If you have any leftover ravani, you could just cover it with a towel or kitchen foil and store it at room temperature for up to 5 days. To last longer, especially during summer when the temperature is high, you could cut it into slices and store it in the fridge for up to 10 days.
Where does the ravani cake originates from? Ravani or revani is a popular middle East syrup soaked cake. It is believed that the Egyptians were the first that introduced this dessert to other cultures where it’s known as mamounia or the Arabic countries where it’s known as basbousa.
Why is my ravani half soaked with syrup? For a perfectly soaked ravani, you should have cold syrup with a hot ravani, right after it comes out of the oven. Pour the syrup over the ravani using a ladle to slowly absorb it and evenly distribute it. Then you should leave it at least for an hour to cool down and absorb all of the syrup.
Why is my ravani dense? For a light ravani cake, you should make sure you beat the butter, sugar and eggs well for at least 5 minutes until airy and fluffy. Then gently mix the rest of the ingredients, trying not to keep a nice fluffy batter.
How long does ravani last? You could store ravani cake at room temperature for up to 5 days. In the summer, when the temperature is high, it is recommended to keep it in the fridge where it could last up to 10 days.
Other Recipes to Try
If you liked my ravani cake recipe, check out these recipes too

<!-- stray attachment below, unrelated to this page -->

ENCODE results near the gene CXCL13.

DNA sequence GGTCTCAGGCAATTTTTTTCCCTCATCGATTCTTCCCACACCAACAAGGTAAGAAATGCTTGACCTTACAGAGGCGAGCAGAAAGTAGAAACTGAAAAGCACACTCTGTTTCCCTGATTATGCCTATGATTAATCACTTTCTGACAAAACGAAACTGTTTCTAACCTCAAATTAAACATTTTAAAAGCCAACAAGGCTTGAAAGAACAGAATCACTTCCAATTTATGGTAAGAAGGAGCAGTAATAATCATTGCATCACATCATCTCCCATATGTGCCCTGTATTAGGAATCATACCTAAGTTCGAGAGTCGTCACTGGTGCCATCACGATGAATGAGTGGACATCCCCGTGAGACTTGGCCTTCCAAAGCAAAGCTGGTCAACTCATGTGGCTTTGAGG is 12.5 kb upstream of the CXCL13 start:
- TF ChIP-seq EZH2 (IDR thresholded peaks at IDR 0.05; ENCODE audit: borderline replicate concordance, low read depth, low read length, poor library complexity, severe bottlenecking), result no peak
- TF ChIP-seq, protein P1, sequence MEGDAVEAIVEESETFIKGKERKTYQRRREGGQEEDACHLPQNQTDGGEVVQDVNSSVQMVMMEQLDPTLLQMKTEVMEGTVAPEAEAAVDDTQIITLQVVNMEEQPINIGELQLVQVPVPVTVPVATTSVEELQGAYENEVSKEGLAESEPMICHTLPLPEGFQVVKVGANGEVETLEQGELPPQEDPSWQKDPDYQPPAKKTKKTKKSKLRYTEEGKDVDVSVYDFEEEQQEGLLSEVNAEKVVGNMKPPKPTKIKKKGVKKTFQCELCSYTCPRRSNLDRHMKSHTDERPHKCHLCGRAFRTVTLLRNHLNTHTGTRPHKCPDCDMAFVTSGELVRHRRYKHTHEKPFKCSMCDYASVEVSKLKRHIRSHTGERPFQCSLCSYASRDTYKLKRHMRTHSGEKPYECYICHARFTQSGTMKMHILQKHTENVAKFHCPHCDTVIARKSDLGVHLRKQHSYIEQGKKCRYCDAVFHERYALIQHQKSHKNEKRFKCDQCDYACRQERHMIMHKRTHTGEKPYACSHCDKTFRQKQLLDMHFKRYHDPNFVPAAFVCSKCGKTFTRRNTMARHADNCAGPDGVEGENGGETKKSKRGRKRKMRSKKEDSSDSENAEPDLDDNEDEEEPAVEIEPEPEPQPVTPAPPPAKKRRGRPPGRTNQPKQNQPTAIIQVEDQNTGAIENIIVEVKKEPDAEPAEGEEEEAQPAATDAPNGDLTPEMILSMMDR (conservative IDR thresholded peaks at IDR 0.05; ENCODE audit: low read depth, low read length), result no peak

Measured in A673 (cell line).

Watch the Video
Greek Ravani Semolina CakeThis traditional Greek ravani or revani cake is moist from a lemony flavored syrup, fluffy and nutty from the semolina flour. It's quite easy to make and it will take you just over an hour to prepare and bake. Serve it with a scoop of ice cream or some whipped cream on the side and you will have everyone asking for another slice. Enjoy!
- 350gr / 2 cups fine semolina flour
- 150gr / 1 1/4 cup plain flour
- 150gr / 2/3 cup butter at room temperature
- 170gr / 3/4 cup sugar
- 4 eggs
- 200gr / 3/4 cup yogurt
- 2 teaspoons of baking powder
- 1 teaspoon of baking soda
- 1 teaspoon of vanilla extract
- lemon zest
- 750ml / 3 cups water
- 720gr / 3 1/2 cups sugar
- 1/2 lemon
- For the syrup, add the water and sugar to a pot. Squeeze the lemon just to get some drops in the pot and add the lemon cup to the pot too. When the water starts boiling, boil for 1 minute then turn off the heat and set aside to cool down.
- Add the sugar and butter to a big bowl. Using a hand or stand mixer, beat the butter with sugar until it's white and fluffy, for about 4-5 minutes.
- Add the eggs to the batter, one at a time while mixing. Add the yogurt, lemon zest and vanilla extract to a bowl and gently mix with a spatula.
- In a separate bowl, mix the flour, semolina flour, baking soda and baking powder. Add the dry ingredients to the batter and gently mix with a spatula until all the flour is incorporated.
- Spread the batter in an ovenproof dish around, around 35x23cm or 14x9 inches, that is greased with butter. Bake for 45 minutes in a preheated oven to 180°C/350°F.
- When you take out the ravani, pour the syrup with a ladle while it's still hot. Leave the cake to rest for an hour before serving.
- I'm using a pyrex rectangular tray for baking my ravani but you could use any ovenproof dish you like as long as it's filled till the middle when you add the batter.
- You could substitute the lemon with orange if you prefer.
Store the ravani at room temperature for up to 5 days or in the fridge for up to 10 days.
Nutrition Info (per serving)
I am not a nutritionist. The nutrition information has been calculated using an on-line calculator, and is intended for information and guidance purposes only. If the nutrition information is important to you, you should consider calculating it yourself, using your preferred tool.